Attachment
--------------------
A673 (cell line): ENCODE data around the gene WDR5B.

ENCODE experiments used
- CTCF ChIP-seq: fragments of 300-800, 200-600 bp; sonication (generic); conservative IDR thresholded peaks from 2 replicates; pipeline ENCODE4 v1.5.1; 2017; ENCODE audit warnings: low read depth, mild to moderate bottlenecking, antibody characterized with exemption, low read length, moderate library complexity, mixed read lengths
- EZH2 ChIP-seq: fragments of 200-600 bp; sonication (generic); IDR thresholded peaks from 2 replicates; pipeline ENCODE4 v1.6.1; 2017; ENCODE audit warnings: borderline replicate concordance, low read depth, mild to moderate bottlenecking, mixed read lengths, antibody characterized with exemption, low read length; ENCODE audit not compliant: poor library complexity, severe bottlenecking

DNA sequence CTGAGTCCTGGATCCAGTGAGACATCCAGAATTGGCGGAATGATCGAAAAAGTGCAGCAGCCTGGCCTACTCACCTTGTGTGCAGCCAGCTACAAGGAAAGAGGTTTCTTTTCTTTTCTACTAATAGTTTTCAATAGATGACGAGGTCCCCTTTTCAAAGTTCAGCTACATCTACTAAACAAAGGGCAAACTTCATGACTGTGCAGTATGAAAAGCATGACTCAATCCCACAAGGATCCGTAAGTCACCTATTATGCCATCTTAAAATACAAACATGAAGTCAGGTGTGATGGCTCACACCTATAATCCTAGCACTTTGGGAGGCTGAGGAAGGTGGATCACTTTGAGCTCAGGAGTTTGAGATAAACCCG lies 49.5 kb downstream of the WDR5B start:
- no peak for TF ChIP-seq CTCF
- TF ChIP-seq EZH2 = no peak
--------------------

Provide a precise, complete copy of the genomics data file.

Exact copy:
A673 (cell line): ENCODE data around the gene WDR5B.

ENCODE experiments used
- CTCF ChIP-seq: fragments of 300-800, 200-600 bp; sonication (generic); conservative IDR thresholded peaks from 2 replicates; pipeline ENCODE4 v1.5.1; 2017; ENCODE audit warnings: low read depth, mild to moderate bottlenecking, antibody characterized with exemption, low read length, moderate library complexity, mixed read lengths
- EZH2 ChIP-seq: fragments of 200-600 bp; sonication (generic); IDR thresholded peaks from 2 replicates; pipeline ENCODE4 v1.6.1; 2017; ENCODE audit warnings: borderline replicate concordance, low read depth, mild to moderate bottlenecking, mixed read lengths, antibody characterized with exemption, low read length; ENCODE audit not compliant: poor library complexity, severe bottlenecking

DNA sequence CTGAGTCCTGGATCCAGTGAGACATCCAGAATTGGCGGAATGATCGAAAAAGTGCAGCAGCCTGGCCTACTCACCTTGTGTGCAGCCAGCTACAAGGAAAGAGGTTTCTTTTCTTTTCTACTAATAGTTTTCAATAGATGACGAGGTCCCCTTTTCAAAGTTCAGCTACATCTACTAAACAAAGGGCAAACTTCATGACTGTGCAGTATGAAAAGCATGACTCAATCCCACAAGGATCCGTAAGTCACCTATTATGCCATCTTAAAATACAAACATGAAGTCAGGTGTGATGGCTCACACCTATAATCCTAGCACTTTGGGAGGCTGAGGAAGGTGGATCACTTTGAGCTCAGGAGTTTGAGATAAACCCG lies 49.5 kb downstream of the WDR5B start:
- no peak for TF ChIP-seq CTCF
- TF ChIP-seq EZH2 = no peak